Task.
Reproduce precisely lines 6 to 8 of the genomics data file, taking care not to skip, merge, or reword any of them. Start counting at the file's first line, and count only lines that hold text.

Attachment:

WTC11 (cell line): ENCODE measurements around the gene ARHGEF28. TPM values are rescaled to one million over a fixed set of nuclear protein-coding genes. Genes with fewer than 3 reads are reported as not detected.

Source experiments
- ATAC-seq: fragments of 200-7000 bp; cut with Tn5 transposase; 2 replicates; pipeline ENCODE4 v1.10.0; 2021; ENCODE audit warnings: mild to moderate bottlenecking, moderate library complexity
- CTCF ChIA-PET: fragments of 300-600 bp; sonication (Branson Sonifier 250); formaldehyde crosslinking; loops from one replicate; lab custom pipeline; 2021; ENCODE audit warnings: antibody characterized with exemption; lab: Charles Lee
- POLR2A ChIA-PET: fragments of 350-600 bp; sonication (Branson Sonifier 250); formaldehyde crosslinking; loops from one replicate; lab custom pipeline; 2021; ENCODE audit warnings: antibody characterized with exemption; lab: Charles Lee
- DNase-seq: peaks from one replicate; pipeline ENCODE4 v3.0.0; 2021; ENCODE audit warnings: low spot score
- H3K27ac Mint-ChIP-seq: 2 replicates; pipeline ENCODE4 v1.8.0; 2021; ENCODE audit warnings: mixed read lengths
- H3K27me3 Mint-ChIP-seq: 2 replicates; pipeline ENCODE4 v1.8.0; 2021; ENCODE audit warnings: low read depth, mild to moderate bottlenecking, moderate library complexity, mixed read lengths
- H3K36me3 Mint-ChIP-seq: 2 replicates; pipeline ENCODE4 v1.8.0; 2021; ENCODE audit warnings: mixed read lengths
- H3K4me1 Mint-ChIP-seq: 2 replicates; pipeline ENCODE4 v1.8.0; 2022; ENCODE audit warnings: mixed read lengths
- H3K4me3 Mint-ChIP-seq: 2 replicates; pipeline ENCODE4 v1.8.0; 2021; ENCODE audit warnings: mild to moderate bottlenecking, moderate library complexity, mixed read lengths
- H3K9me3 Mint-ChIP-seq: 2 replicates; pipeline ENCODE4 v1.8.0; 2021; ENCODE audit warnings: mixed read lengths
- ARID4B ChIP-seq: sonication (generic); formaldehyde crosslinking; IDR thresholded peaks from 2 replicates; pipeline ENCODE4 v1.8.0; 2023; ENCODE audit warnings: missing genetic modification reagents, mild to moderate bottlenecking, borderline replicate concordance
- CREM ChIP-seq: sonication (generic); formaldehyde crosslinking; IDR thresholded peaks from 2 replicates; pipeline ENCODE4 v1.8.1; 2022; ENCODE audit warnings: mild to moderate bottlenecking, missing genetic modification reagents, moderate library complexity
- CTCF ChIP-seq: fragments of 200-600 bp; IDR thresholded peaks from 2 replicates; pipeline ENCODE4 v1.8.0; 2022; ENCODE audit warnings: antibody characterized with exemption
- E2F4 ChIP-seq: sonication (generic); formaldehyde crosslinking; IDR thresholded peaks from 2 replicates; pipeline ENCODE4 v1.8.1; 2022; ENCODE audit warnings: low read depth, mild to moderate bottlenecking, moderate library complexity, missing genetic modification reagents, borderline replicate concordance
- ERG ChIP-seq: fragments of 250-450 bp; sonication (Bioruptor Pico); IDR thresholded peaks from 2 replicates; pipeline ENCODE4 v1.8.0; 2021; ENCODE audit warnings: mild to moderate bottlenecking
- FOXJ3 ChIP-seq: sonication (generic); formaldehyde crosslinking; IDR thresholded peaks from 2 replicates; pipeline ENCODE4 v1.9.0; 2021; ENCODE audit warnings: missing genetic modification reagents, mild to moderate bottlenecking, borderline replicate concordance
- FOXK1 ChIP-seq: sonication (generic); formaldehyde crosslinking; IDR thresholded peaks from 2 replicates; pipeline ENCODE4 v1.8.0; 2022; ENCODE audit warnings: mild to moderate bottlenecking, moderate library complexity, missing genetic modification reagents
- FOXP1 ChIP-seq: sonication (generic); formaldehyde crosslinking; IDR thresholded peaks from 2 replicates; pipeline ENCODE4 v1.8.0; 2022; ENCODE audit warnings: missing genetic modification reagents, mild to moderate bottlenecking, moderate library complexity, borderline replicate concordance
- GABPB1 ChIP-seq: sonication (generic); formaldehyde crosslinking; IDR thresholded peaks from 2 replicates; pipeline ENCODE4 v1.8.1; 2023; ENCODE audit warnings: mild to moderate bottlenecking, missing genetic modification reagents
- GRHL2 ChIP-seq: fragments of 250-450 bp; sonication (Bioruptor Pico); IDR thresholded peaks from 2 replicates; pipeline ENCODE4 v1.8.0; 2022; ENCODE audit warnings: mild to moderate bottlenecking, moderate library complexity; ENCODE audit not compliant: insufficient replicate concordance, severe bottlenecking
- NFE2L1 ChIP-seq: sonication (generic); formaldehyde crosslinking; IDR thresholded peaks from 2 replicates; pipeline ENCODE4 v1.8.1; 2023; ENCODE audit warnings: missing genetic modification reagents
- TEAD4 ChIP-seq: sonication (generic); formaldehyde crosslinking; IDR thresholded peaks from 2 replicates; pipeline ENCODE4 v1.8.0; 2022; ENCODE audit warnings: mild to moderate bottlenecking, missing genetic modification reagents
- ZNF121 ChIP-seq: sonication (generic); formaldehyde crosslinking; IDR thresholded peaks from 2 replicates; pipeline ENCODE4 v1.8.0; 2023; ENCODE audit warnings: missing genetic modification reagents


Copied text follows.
- DNase-seq: peaks from one replicate; pipeline ENCODE4 v3.0.0; 2021; ENCODE audit warnings: low spot score
- H3K27ac Mint-ChIP-seq: 2 replicates; pipeline ENCODE4 v1.8.0; 2021; ENCODE audit warnings: mixed read lengths
- H3K27me3 Mint-ChIP-seq: 2 replicates; pipeline ENCODE4 v1.8.0; 2021; ENCODE audit warnings: low read depth, mild to moderate bottlenecking, moderate library complexity, mixed read lengths